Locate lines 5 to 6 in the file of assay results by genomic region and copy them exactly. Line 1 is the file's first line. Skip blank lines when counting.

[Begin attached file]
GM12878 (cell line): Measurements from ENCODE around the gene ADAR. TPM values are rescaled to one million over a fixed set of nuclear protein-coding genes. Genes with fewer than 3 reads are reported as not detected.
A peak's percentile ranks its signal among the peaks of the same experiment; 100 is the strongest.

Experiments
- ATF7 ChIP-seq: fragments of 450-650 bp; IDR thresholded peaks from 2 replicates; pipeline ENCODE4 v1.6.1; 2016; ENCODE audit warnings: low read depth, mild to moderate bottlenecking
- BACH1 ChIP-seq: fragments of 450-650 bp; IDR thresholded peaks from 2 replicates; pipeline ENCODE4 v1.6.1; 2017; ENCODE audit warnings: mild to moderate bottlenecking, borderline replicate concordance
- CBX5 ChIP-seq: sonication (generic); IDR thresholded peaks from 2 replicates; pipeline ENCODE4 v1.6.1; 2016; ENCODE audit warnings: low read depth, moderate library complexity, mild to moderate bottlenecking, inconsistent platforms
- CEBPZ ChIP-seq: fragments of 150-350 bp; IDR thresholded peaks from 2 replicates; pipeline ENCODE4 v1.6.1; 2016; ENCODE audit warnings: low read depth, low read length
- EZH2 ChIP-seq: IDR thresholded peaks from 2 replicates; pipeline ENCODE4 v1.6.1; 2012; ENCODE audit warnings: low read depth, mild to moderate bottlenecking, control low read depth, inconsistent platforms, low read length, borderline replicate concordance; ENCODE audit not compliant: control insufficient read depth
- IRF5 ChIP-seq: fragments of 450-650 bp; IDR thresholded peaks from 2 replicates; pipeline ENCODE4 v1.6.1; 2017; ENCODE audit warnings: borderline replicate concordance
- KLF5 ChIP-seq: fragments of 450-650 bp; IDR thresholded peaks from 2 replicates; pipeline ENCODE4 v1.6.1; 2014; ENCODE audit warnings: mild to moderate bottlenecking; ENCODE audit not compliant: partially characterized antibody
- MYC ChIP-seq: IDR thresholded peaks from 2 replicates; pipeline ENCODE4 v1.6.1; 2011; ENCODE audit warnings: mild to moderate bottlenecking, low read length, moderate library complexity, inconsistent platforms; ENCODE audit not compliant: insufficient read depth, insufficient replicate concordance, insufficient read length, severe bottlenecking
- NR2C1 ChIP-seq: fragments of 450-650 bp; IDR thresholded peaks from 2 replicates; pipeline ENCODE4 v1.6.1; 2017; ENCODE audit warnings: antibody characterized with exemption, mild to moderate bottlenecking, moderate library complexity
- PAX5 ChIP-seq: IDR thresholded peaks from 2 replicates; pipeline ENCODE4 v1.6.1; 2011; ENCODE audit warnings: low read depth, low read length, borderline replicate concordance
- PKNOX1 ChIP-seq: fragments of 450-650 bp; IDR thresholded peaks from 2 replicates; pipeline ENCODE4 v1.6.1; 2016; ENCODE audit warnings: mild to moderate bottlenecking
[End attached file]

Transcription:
- BACH1 ChIP-seq: fragments of 450-650 bp; IDR thresholded peaks from 2 replicates; pipeline ENCODE4 v1.6.1; 2017; ENCODE audit warnings: mild to moderate bottlenecking, borderline replicate concordance
- CBX5 ChIP-seq: sonication (generic); IDR thresholded peaks from 2 replicates; pipeline ENCODE4 v1.6.1; 2016; ENCODE audit warnings: low read depth, moderate library complexity, mild to moderate bottlenecking, inconsistent platforms